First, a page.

By anyone’s standards, this is unsustainable and needs to change. The current frenzy is possibly a result of a back log from large brands not pitching during the pandemic, but it is worth senior marketers taking note of the current activity in the market before going to pitch to avoid putting unnecessary pressure on the few large agencies within Ireland.
The IAPI Creative Pitch Guidelines are based on traditional processes and allow for creativity and full strategy to be included in a pitch process, which I now believe is outdated. In 2020, we issued Agile Pitch Guidelines in 2020 to allow for smaller brands, with a budget of less than €300k to spend on creative fees, to run a more streamlined process.
I would urge those considering pitching out their creative account to look at this process and be guided by it, regardless of scale. At its’ core is a chemistry meeting and a half or full day workshop where the agency can showcase their strategic and creative thinking without having to spend weeks in advance creating a response to a brief that might never get read, let alone used.
I am glad to say that I know of several pitches for large and small brands that have been undertaken following the IAPI Agile Pitch guidelines and have been extremely successful so I hope this trend continues. I am aware that not everyone will be able to immediately switch to Agile Pitch mode, and that the industry will need time to move away from more traditional ways of appointing agencies, but it is great see at least one or two major brands lead the way and hopefully others will follow suit.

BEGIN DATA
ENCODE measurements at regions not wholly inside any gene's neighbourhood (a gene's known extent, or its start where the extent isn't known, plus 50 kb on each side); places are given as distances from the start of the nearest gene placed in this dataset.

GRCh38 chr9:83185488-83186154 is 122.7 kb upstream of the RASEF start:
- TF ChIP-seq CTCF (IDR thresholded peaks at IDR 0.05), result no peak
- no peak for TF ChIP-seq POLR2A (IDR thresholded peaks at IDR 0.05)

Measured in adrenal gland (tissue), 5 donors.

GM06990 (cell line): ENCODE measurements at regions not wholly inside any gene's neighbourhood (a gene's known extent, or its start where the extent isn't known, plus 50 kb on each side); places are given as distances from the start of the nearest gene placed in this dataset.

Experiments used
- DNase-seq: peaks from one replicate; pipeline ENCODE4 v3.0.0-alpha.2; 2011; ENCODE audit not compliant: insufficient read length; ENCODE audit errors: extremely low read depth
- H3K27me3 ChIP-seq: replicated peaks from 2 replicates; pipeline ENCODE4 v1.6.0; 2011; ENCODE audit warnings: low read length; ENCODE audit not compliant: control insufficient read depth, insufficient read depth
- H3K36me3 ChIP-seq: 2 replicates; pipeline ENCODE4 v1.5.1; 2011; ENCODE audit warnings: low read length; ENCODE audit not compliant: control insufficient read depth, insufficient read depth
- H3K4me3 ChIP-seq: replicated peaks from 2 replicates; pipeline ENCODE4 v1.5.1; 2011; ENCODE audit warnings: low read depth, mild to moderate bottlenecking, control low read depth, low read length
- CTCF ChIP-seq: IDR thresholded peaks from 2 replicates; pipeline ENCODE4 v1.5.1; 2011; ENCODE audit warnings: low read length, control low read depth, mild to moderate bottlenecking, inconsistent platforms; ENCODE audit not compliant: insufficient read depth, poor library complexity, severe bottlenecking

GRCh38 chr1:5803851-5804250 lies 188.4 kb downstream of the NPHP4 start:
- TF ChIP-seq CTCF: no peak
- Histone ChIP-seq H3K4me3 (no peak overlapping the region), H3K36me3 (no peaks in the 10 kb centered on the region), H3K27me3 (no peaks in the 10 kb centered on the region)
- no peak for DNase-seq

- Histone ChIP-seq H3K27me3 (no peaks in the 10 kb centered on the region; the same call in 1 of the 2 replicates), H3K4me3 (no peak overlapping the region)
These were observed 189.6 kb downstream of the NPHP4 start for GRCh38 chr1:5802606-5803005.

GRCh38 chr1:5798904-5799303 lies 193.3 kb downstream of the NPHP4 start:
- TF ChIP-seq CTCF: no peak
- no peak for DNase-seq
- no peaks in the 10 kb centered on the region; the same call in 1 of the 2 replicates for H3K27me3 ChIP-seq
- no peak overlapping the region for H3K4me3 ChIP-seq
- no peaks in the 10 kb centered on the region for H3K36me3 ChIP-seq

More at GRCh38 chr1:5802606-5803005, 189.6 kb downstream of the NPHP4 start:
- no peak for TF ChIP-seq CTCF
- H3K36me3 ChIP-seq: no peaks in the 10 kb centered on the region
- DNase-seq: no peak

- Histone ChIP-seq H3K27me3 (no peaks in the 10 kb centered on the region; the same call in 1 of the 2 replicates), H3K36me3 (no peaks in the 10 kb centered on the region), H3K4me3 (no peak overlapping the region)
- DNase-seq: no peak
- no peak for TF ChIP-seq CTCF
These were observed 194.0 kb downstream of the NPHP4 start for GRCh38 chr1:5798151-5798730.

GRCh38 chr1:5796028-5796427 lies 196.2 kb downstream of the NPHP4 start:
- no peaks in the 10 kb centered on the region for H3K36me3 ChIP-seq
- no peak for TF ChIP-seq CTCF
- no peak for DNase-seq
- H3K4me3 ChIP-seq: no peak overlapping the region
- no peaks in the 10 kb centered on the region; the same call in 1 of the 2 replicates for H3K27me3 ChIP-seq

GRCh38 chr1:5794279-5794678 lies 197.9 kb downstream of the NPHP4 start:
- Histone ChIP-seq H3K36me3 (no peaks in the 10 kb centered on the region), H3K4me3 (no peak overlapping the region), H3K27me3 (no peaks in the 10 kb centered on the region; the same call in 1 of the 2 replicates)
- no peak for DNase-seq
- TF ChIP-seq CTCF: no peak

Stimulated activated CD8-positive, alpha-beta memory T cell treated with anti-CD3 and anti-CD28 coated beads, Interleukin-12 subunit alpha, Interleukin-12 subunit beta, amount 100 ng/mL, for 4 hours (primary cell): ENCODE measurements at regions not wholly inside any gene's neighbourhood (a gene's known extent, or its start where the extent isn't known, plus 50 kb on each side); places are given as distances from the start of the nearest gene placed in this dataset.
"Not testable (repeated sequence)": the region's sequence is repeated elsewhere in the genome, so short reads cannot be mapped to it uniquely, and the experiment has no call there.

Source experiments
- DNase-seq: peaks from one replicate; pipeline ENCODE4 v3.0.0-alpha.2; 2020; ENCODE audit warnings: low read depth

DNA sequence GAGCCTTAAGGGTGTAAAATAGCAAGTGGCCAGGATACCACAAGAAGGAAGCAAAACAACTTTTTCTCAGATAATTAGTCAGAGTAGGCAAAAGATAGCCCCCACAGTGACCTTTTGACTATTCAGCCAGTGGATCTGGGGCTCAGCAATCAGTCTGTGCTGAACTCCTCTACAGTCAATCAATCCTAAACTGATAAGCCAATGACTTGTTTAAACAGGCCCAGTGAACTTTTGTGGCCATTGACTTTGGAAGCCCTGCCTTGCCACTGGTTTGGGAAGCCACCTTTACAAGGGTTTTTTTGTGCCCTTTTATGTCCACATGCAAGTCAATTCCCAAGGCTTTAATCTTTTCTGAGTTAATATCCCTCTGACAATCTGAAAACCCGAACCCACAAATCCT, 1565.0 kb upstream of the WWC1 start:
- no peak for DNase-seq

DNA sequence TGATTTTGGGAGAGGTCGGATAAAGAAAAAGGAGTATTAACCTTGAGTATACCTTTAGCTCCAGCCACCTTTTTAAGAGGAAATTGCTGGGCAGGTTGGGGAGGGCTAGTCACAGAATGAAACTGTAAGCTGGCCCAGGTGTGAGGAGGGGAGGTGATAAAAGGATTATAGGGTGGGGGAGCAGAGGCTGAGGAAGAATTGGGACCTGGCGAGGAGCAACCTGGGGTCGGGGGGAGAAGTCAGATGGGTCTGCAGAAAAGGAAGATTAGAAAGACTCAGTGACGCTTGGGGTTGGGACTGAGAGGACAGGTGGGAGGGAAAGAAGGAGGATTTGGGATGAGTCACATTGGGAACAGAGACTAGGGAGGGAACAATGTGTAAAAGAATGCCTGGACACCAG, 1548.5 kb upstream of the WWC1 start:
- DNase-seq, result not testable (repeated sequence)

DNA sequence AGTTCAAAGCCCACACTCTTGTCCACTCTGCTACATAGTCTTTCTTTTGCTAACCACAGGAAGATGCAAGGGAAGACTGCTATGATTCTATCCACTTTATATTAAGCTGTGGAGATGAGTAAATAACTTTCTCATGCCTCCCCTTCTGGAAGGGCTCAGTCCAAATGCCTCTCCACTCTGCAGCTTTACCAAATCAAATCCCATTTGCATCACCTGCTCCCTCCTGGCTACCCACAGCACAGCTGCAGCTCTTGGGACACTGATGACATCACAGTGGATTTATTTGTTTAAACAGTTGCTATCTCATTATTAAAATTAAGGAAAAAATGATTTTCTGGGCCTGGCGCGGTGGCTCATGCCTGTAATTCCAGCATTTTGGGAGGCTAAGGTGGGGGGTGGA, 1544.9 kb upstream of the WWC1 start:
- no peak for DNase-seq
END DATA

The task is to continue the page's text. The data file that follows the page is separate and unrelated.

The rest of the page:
In my opinion, based both on my own experience when I worked in agency land, and from talking with CMOs over the course of the past few years, senior marketers predominantly select agencies on their reputation, their current work and most importantly, the people they connect with during meetings. Ireland is small enough for personal recommendations to be made very readily and informal meetings with the creative directors and strategic planners can also help to cement a relationship. If a full creative and strategic solution is so vital to see, why do so many creative and strategic proposals made in pitches never see the light of day?
Another question I have is why a three-year term is deemed the norm? If you think about creating and bedding down a strategic partnership with an agency, it is really only in year two and three that it becomes seamless, and the magic happens as it follows much the same timelines as a senior marketer taking on a new role. It simply takes that long to become immersed in the business when it comes to large organisations. Then just as you begin thinking as one, the account is up for tender and you have that awful six-month period of not knowing if you can plan for any future activity or not because you don’t know if you’ll still be working with each other. Perhaps the norm should be a five-year term with a break clause?